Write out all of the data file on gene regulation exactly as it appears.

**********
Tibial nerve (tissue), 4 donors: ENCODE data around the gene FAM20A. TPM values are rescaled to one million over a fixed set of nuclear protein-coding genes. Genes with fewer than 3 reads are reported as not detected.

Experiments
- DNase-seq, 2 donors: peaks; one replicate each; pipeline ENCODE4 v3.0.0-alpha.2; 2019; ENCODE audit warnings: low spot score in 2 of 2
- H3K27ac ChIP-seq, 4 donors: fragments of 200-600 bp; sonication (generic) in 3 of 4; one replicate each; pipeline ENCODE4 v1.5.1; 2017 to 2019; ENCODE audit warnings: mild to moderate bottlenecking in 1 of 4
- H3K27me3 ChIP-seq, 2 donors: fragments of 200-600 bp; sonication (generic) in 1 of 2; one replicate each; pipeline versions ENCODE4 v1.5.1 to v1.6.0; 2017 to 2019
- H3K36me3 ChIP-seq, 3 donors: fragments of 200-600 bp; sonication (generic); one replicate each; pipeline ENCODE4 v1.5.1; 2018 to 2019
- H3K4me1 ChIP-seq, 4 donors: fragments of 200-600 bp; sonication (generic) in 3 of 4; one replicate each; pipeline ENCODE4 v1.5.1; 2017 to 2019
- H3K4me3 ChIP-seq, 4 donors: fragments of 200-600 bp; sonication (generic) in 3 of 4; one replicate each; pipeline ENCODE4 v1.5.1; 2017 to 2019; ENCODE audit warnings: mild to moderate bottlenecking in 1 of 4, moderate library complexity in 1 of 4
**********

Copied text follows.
Tibial nerve (tissue), 4 donors: ENCODE data around the gene FAM20A. TPM values are rescaled to one million over a fixed set of nuclear protein-coding genes. Genes with fewer than 3 reads are reported as not detected.

Experiments
- DNase-seq, 2 donors: peaks; one replicate each; pipeline ENCODE4 v3.0.0-alpha.2; 2019; ENCODE audit warnings: low spot score in 2 of 2
- H3K27ac ChIP-seq, 4 donors: fragments of 200-600 bp; sonication (generic) in 3 of 4; one replicate each; pipeline ENCODE4 v1.5.1; 2017 to 2019; ENCODE audit warnings: mild to moderate bottlenecking in 1 of 4
- H3K27me3 ChIP-seq, 2 donors: fragments of 200-600 bp; sonication (generic) in 1 of 2; one replicate each; pipeline versions ENCODE4 v1.5.1 to v1.6.0; 2017 to 2019
- H3K36me3 ChIP-seq, 3 donors: fragments of 200-600 bp; sonication (generic); one replicate each; pipeline ENCODE4 v1.5.1; 2018 to 2019
- H3K4me1 ChIP-seq, 4 donors: fragments of 200-600 bp; sonication (generic) in 3 of 4; one replicate each; pipeline ENCODE4 v1.5.1; 2017 to 2019
- H3K4me3 ChIP-seq, 4 donors: fragments of 200-600 bp; sonication (generic) in 3 of 4; one replicate each; pipeline ENCODE4 v1.5.1; 2017 to 2019; ENCODE audit warnings: mild to moderate bottlenecking in 1 of 4, moderate library complexity in 1 of 4